iii. It shall make all necessary arrangements to ensure that the player is looked after in the best possible way (optimum living standards with a host family or in club accommodation, appointment of a mentor at the club, etc.).

iv. It shall, on registration of such a player, provide the relevant association with proof that it is complying with the aforementioned obligations.

c) The player lives no further than 50km from a national border and the club with which the player wishes to be registered in the neighbouring association is also within 50km of that border. The maximum distance between the player’s domicile and the club’s headquarters shall be 100km. In such cases, the player must continue to live at home and the two associations concerned must give their explicit consent.

A high-profile example of this breach is the Bertrand Traore tale. Bertrand Traore is a Burkina Faso international (made his debut for the team at just 15) and was at French football club, Auxerre. He moved to London at age 15. Chelsea could not lawfully sign him because minors from outside the European Economic Area (EEA) cannot move to clubs abroad except for “non-footballing reasons” (or if the club is less than 60 miles from the border). As a tactical alternative to strictly adhering to the RSTP, Chelsea FC financed his enrolment in a private boarding school. He appeared in a few friendlies for the youth team as a player on trial and eventually signed when he turned 18. The purport of the phrase “non-footballing reasons” is quite literal and requires no stress at all – reasons other than for professional football.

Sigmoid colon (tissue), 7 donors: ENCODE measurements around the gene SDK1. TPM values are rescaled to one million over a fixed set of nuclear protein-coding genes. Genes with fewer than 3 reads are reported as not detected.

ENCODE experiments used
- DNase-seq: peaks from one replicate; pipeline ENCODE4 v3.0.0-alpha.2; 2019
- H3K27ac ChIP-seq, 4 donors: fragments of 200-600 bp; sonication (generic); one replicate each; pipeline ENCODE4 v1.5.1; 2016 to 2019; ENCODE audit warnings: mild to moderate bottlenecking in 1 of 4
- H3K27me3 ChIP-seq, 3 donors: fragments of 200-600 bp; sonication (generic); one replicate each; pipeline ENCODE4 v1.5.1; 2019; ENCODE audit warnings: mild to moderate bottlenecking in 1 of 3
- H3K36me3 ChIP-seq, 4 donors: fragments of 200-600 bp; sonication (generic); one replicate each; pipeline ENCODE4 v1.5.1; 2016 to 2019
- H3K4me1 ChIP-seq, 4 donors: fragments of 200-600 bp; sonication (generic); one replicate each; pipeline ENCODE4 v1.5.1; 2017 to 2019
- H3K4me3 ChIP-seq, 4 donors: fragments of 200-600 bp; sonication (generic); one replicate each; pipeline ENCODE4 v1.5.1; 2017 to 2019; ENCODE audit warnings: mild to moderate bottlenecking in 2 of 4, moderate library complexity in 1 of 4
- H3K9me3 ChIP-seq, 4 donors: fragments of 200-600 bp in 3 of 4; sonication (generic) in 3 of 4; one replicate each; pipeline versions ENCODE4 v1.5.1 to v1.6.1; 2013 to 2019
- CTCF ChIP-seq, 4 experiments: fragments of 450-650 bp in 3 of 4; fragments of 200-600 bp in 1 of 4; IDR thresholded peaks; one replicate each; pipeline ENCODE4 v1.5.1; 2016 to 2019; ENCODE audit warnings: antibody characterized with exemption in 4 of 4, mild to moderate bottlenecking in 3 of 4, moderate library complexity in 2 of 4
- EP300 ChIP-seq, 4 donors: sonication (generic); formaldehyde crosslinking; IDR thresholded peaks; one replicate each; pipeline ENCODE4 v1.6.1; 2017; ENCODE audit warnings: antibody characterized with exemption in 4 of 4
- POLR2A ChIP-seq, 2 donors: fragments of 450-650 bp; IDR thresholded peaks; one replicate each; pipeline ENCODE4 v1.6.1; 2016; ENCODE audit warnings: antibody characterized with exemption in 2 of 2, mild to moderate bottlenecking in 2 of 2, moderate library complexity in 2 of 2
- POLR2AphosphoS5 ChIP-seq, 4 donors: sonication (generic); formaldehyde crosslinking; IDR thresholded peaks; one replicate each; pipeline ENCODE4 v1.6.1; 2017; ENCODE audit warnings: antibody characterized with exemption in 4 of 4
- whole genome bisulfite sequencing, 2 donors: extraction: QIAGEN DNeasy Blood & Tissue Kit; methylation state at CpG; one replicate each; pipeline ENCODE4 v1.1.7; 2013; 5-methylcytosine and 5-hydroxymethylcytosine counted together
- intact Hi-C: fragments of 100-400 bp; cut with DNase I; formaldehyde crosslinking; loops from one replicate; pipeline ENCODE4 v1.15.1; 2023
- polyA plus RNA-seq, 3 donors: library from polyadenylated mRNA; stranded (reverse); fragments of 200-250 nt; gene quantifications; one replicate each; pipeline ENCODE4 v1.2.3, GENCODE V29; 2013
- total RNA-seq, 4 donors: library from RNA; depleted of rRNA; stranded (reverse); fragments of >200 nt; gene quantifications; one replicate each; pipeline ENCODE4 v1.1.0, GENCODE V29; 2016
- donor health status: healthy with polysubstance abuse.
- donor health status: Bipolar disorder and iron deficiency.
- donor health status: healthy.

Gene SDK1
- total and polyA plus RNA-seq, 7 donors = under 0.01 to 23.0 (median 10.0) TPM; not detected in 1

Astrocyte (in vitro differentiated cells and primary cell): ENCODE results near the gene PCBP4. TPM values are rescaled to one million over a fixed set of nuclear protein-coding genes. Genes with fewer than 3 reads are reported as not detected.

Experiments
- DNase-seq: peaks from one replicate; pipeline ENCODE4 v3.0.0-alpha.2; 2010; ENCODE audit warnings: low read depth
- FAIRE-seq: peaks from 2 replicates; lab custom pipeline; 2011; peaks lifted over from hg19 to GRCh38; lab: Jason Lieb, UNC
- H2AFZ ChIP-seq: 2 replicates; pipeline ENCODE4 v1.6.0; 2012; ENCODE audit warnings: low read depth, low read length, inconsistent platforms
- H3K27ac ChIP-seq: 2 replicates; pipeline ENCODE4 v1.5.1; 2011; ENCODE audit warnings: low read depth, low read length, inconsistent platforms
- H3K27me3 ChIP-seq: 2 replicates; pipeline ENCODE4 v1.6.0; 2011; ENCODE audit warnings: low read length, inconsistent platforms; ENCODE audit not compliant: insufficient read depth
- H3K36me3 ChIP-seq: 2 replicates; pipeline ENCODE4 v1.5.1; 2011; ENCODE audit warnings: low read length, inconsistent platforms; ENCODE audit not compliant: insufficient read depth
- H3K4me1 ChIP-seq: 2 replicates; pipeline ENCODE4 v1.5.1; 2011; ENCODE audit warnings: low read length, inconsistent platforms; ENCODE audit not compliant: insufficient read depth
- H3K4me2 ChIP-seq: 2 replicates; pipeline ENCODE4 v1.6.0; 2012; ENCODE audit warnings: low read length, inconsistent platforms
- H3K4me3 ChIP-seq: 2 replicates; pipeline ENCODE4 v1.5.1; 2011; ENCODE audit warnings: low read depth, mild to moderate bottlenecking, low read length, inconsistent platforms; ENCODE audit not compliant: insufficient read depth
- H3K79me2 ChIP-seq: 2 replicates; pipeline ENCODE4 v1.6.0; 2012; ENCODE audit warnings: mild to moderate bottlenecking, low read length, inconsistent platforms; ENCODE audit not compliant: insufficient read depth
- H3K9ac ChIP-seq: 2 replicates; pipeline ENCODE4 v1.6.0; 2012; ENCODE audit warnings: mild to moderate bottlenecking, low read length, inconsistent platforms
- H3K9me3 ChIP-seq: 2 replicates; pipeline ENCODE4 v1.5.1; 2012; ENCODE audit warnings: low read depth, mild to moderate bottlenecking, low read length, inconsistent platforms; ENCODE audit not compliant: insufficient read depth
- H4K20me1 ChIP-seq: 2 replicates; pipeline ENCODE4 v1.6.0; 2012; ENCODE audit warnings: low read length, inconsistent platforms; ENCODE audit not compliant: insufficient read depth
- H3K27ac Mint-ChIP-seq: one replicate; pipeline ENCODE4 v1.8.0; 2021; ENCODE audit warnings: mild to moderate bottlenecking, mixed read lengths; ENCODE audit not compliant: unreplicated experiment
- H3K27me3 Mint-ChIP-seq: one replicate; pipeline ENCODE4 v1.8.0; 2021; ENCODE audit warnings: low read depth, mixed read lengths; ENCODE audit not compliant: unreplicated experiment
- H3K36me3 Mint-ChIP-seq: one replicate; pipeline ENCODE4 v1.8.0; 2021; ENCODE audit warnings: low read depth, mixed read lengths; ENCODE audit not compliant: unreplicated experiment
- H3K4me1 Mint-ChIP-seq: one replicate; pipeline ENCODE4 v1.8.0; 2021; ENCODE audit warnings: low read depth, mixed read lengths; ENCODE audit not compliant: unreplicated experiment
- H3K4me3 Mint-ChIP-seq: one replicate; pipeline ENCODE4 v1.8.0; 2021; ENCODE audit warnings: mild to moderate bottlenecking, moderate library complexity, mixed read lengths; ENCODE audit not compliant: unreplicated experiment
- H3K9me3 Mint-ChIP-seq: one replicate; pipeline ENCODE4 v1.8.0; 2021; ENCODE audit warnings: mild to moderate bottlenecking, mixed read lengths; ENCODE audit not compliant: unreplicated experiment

The second standpoint in this context relates to a breach of Article 18b of the RSTP which contains rules guiding “third-party influence.” A commonplace practice in the transfer of players permissible under FIFA regulations until 2017 was the entering into agreements with outside parties (usually agents). These outside parties influence how a football club operates regarding employment and transfer-related matters. They (agents) have even been found facilitating breach of contracts; players or their agents and family members are paid to breach their contracts with football clubs.